By Varalakshmi Anandkumar
Jugalbandis have become a common feature in today's concert scenario where variety is indeed the spice of life. But this was a concert with a difference. The concert featured an interesting jugalbandi of violin and nagaswaram. The rasikas at the Arkay Convention Centre, Mylapore, Chennai, were treated to a unique coming together of two versatile artists Lalgudi Vijayalakshmi, representing the Lalgudi bani and young Mylai Karthikeyan, an up-and-coming nagaswaram artist.
The percussion wing too featured a delightful blend of a budding artist—Sarangan Ravichandhira from Australia on the mridangam, along with seasoned khanjira artist Aniruddh Athreya.
To those who imagined that the nagaswaram would drown the dulcet tones of the violin, this concert proved them wrong. Combined with the well-equipped acoustics of the hall, the violin and nagaswaram combo seemed made for each other, blending perfectly to give an amalgamation of melody, to the rich tones of the percussion.
The concert began with the Viriboni varnam and was followed by obeisance to Lord Ganesa with Sri Ganapatini in Saurashtram. Arunachalanatham in Saranga was rendered line by line exquisitely between the violin and nagaswaram. Hindolam is a raga which never fails to please and in the hands of the two artists, it was sheer delight. Viji went into the root of the raga, to extract its full bhava. Young Karthikeyan was equally skilful with his briga, sangatis and his long, sruti-perfect karvai; he never failed to create an impact on the delighted audience. Following the alapana was the evergreen Samagana lolane of Papanasam Sivan.
Blending with raga, the bhava of the rendition by the duo suffused the air with bhakti, not to mention the response of the percussionists who knew exactly what to play at each sangati. The swara sequences and 'poruttams' were a sheer delight and it was a moment of regret when the song ended! Yet, there was much more in store. The poignant Ganamoortey was followed by the main piece.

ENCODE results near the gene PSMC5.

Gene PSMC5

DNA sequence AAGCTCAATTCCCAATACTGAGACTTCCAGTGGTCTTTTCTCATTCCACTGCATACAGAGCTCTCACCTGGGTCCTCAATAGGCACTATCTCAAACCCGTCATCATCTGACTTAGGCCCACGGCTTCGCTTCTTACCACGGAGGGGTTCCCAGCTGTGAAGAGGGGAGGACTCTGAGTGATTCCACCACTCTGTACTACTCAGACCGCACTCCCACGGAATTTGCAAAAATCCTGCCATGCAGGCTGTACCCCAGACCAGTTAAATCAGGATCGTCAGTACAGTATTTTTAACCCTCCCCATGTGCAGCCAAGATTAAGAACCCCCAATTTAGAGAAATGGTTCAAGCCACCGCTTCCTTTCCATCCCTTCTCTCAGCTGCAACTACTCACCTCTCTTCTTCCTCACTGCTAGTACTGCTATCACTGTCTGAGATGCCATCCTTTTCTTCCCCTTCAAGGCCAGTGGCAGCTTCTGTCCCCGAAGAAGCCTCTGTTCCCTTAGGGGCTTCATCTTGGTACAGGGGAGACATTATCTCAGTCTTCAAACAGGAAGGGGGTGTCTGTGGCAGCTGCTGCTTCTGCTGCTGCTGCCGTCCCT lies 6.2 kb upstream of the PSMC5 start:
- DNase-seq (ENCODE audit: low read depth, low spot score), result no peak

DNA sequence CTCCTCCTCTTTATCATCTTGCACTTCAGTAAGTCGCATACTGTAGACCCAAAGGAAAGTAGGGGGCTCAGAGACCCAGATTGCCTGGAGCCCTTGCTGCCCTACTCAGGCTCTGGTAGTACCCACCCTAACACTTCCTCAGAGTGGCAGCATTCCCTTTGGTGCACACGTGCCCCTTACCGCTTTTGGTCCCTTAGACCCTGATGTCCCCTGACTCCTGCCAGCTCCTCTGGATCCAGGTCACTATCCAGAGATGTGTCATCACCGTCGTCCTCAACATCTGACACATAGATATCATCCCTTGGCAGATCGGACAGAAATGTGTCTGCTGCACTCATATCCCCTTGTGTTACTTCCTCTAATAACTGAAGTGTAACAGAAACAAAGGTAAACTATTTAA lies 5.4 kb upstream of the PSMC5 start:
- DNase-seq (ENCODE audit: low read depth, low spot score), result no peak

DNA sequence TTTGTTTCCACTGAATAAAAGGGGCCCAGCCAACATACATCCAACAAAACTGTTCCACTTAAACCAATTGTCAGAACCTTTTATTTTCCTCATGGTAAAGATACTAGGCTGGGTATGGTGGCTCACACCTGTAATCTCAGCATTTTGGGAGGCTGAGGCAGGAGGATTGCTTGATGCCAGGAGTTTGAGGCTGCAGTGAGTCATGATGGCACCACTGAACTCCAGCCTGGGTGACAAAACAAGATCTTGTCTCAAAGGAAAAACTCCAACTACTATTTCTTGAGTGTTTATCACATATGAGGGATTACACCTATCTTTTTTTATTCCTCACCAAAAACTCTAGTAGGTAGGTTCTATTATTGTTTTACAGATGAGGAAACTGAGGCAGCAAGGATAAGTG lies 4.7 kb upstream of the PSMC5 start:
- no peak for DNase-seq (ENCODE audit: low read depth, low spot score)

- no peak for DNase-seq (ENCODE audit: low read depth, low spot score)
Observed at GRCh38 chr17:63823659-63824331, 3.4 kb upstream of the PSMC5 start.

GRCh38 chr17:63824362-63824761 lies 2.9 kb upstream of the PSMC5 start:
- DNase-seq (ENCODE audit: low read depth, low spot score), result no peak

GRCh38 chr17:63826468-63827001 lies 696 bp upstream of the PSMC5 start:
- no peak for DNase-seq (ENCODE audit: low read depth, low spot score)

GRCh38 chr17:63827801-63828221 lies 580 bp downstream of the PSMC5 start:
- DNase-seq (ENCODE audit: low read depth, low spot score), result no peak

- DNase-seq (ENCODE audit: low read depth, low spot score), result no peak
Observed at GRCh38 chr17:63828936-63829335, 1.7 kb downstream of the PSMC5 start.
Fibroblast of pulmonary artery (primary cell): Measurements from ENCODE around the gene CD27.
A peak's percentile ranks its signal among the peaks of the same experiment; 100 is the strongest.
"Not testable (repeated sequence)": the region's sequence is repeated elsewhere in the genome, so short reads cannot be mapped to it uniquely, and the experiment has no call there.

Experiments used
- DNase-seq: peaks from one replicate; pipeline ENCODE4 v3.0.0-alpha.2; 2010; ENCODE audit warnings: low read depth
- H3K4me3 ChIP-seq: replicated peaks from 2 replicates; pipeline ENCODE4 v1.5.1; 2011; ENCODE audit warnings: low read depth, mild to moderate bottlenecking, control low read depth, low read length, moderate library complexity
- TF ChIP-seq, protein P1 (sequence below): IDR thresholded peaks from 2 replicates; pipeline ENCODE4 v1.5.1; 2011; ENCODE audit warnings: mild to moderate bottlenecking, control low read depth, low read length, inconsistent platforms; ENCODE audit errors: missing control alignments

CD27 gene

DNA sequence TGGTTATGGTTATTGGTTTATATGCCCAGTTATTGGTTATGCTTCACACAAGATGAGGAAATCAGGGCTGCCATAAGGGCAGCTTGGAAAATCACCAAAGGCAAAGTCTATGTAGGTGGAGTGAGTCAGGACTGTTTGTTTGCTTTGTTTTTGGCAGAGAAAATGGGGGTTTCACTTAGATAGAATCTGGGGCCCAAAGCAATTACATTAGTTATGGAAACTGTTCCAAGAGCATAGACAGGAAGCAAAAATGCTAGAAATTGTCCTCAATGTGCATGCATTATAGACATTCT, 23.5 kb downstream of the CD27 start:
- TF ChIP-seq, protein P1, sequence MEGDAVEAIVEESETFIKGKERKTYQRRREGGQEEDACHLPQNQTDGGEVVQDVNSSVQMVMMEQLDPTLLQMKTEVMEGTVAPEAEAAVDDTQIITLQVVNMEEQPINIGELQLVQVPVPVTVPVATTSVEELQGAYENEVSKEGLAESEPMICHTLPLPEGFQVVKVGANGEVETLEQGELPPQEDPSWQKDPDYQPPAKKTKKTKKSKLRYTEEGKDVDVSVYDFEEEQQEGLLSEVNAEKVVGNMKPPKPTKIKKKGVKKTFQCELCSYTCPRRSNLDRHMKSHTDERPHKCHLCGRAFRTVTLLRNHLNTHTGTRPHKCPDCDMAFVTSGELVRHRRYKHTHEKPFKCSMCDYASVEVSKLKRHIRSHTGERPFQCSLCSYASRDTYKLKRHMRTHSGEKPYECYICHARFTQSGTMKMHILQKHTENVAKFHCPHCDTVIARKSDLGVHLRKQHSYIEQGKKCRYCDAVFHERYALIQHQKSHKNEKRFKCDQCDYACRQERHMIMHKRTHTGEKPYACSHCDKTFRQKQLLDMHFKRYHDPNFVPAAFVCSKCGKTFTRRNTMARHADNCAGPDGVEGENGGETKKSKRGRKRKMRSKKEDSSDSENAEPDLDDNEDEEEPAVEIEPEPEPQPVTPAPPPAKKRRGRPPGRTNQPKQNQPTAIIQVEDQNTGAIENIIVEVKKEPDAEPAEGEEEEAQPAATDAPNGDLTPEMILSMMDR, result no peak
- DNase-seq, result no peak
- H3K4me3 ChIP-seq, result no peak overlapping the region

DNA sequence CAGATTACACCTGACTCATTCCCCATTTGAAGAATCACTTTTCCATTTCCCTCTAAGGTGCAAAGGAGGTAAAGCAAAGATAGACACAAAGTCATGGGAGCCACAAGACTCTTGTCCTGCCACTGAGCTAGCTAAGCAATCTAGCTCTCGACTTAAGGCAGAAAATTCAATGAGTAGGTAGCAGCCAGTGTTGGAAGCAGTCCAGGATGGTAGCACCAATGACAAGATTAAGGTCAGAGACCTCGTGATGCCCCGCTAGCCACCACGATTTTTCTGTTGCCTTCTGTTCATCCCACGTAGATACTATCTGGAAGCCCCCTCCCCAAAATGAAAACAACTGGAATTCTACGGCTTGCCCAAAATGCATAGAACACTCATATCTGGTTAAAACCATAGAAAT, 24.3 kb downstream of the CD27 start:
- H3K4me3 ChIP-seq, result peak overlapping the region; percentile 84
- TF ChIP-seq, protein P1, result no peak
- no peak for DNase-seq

Lalgudi Viji's long bowing strokes contrasting with the fast phrases found an echo in Karthikeyan who was evidently inspired by her expertise and quiet guidance. The effect created in Kharaharapriya and the kriti Pakkala nilabadi only served to accentuate the listening pleasure.
Artists from abroad coming to perform in India has become a common occurrence, but the effort of young Sai-Sarangan Ravichandhira was notable. It was evident that the youngster had put in hours of toil to play on a kappi mridangam effectively for concerts of this calibre. Sarangan's korvais shone bright and announced his bani with clarity and appropriate modulations.
Aniruddh Athreya is always brilliant and went into his element during the Tisra nadai kuraippu segment where the exchange of phrases between Saranagan and Anirudh was a treat. The combined effort by these two supporting artists was a significant contributory factor to the success of the concert.
Coincidentally, the concert was held on guru Surajananda's samadhi day and Lalgudi Viji paid tribute to the composer by playing the piece Muruganin marupeyar tuned by T.M. Thiagarajan in Behag. Three other compositions—Tamarai poota tadagamadi, Chinnanchiru kiliye and a tillana in Sivaranjani—were rendered skillfully and all four musicians complemented one another.
The concert was attended by many vidwans including, guru Kaaraikkudi Mani, G.J.R. Krishnan, Bhushany Kalyanaraman and Sarangan's father Ravi Ravichandhira. All in all, the three-hour concert was a Sunday treat for the rasikas and one hopes that there will be many such combinations that bring in novelty without compromising on tradition.